Sports

SAC Losses leave future in doubt

A current conference shakeup may find John Brown Athletics between a rock and a hard place later.

The Sooner Athletic Conference, of which the University is a member, is at a crossroads.

As of next season, the conference will be down to seven schools, having lost five schools in two seasons.

SAC is in its first season after losing Northwestern Oklahoma State, Oklahoma Christian, and Southern Nazarene to NCAA Division II conferences. This season is the last for Rogers State and Lubbock Christian, who will also join NCAA Division II next season.

With the conference scrambling to find new teams, John Brown Athletics finds itself in a new role and in an unfamiliar situation.

“We’re the anchor [of the conference] at this point,” said Nicholas Robinson, sports information director. “Things are going to be drastically changing next year.”

Robyn Daugherty, director of athletics said, “[The SAC] could be totally different in a year.”

The current situation in the SAC is not a case of failure but of too much success, according to Robinson.

Robinson said the schools in the conference are finding so much success that they need to recruit at a higher level that only NCAA membership can provide. As a result, they are leaving the SAC and National Association of Intercollegiate Athletics.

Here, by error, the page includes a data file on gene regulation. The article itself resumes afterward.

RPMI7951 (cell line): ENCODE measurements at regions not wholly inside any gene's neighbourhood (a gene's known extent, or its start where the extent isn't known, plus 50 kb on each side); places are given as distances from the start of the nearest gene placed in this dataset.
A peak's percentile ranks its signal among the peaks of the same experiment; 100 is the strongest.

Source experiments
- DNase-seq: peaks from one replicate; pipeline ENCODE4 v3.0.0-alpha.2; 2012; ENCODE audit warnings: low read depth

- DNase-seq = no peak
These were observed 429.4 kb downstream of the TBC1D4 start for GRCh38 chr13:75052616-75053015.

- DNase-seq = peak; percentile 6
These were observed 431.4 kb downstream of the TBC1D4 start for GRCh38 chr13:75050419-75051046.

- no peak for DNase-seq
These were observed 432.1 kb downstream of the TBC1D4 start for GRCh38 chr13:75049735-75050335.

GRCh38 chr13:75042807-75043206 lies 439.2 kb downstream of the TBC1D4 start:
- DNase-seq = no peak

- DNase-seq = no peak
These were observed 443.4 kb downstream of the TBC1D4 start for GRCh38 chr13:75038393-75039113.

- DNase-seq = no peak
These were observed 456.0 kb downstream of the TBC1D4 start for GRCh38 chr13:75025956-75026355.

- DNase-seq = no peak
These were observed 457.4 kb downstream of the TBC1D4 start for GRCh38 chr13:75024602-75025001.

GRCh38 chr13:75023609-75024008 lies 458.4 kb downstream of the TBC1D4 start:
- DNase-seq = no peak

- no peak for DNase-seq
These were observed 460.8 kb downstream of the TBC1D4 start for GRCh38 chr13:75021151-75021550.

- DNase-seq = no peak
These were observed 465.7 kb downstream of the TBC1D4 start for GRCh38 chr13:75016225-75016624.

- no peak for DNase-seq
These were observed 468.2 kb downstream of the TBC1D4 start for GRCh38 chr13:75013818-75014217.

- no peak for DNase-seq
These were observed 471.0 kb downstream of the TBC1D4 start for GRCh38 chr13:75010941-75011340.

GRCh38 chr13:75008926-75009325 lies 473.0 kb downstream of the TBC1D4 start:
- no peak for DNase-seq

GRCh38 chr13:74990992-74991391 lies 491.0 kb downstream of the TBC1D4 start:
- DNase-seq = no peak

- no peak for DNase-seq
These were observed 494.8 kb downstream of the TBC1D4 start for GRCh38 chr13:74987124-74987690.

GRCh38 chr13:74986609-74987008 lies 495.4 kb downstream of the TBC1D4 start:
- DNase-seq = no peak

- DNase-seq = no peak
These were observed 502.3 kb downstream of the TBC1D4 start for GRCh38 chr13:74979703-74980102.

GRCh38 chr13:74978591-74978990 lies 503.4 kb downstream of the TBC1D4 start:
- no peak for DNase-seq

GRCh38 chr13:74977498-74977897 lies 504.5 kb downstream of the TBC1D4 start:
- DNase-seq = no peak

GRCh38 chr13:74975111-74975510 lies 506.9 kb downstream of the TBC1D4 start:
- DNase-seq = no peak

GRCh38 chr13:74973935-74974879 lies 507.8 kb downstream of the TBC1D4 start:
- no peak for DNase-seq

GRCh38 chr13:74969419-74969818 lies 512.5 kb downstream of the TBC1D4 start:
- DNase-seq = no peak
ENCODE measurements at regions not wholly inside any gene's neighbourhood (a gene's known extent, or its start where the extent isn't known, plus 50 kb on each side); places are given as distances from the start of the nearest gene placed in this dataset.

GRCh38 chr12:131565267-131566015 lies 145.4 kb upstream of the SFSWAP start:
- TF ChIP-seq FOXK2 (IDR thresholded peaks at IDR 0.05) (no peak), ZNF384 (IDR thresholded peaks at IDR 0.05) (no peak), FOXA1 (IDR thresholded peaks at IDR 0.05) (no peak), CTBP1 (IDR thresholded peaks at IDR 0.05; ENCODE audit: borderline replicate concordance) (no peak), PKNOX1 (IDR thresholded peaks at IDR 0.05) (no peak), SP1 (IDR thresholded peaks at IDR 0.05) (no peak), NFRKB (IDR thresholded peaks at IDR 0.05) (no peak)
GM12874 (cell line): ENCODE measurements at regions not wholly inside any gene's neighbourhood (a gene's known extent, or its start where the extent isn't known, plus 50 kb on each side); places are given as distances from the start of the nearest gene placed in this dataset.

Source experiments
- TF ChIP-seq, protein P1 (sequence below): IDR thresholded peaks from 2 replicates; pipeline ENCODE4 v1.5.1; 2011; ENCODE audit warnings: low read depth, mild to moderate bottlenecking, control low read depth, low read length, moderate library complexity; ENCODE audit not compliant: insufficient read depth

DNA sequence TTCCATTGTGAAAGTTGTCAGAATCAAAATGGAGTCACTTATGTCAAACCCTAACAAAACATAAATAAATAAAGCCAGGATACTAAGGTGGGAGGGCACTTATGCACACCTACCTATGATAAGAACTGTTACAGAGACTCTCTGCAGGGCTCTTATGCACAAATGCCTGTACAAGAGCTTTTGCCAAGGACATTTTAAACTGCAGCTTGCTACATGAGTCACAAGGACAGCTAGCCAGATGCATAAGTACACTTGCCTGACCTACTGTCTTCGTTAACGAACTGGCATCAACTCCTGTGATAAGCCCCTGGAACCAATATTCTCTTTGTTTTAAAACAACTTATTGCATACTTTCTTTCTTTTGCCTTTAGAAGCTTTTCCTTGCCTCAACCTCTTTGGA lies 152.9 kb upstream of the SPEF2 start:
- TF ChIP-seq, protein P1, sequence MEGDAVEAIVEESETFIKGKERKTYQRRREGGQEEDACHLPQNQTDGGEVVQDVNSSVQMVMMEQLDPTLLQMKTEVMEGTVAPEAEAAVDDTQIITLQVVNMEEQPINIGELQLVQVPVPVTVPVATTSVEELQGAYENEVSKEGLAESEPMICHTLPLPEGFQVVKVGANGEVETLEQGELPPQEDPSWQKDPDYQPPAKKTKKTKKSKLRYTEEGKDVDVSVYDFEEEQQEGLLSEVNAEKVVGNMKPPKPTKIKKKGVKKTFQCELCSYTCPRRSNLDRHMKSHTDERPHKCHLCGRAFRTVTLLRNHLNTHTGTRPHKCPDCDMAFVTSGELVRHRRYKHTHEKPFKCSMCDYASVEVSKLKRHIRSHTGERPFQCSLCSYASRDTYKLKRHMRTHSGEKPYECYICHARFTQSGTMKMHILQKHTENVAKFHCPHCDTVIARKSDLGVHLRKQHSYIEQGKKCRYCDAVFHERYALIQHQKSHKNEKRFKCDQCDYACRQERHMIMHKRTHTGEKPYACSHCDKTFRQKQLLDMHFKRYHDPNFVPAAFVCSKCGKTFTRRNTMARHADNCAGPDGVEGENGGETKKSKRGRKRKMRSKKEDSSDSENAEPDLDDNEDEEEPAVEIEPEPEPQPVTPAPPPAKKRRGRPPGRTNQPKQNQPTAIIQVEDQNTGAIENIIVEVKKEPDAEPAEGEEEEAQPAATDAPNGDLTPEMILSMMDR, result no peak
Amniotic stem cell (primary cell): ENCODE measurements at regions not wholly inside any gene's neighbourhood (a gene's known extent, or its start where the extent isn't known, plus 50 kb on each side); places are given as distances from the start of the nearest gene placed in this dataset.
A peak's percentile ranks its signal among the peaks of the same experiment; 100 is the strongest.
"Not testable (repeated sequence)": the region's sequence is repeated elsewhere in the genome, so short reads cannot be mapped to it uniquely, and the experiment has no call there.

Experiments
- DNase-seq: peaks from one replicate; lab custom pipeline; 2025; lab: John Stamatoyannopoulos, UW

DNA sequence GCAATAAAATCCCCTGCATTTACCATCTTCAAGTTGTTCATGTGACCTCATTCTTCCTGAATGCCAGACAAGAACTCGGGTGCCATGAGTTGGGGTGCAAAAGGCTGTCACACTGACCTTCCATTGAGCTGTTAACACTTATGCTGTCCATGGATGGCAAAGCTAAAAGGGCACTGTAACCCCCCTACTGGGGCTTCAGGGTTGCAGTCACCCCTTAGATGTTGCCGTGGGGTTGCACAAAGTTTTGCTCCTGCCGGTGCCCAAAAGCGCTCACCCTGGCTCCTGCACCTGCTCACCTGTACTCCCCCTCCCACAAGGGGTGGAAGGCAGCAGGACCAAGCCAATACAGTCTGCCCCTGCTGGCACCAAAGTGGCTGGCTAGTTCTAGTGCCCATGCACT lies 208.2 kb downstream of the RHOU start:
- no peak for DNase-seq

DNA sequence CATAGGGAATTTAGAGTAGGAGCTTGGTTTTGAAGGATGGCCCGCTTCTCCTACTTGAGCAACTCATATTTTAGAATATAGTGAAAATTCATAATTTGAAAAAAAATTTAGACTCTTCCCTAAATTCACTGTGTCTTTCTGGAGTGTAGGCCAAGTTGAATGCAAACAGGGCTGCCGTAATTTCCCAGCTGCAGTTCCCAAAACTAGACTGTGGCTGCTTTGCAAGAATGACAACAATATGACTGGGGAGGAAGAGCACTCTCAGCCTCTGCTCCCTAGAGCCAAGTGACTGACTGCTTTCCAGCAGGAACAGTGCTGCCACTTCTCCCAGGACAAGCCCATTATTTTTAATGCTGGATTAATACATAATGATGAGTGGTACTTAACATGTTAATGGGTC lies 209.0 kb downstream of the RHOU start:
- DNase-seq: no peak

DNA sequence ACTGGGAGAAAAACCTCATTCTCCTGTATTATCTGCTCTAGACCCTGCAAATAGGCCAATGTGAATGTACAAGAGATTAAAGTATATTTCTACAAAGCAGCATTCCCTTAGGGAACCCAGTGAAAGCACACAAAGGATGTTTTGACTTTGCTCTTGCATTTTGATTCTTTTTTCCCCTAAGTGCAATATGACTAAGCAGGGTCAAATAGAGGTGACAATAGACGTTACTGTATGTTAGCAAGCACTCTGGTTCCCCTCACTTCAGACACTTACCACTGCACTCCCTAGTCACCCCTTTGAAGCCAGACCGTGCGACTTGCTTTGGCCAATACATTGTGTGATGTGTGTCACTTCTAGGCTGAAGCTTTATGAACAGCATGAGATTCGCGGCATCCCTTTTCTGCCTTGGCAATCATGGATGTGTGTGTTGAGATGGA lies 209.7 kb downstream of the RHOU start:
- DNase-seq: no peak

“It is a bittersweet situation… [the SAC is] bleeding teams out of the NAIA,” said Robinson.

The uncertainty of the situation means the University is looking at alternatives in case it finds itself without a conference in a couple of years.

“Everything hinges on what happens next year,” said Robinson, “We’ve got two choices in front of us: We stay and recruit new conference members, or we leave and add football.”

Having to add football is a “possibility,” according to Robinson, because of two factors: geography and loyalty to the NAIA.

There are already a handful of conferences close enough to make athlete travel times manageable, but with the exception of the Heartland Conference, all require football as a collegiate sport. The University, however, is not in the process of developing a football program.

“Right now, we don’t see the need for football yet,” said Daugherty.

The University is not opposed to football, though, and could add it if it needed to in order to join a conference, according to Daugherty.

“[Adding football is] definitely a big hurdle, but it’s not something … that is off the table,” said Daughtery.

Conversely, The Heartland Conference does not sponsor football and is geographically similar to the SAC, but is an NCAA Division II conference. Leaving the NAIA would mean leaving a conference with a similar philosophy to the University.

“The NAIA runs completely parallel with [JBU’s] mission,” said Robinson, “A lot of times people [leave the NAIA] just … because they want that blue NCAA [logo] on their website.”

The connection to the NAIA is not only a similarity in beliefs but also an affinity for the personal touch in recruiting that NAIA membership affords.

“A lot of student athletes come to John Brown because our coaches go out to their homes and show genuine interest in them and want to see them succeed on and off the field,” said Robinson. “You just simply can’t do that as a member of the NCAA.”

Robinson said, “The best option is to rebuild the SAC. We have a lot of hard decisions to make if we can’t.”

The SAC is likely to survive, though, and the conference is already seeking new teams.

“[The SAC] commissioner is actively pursuing new members in conjunction with the Athletic Directors and the presidents of the SAC,” said Daugherty.

The athletic directors of the conference schools will meet Sept. 12th, where new members could be announced.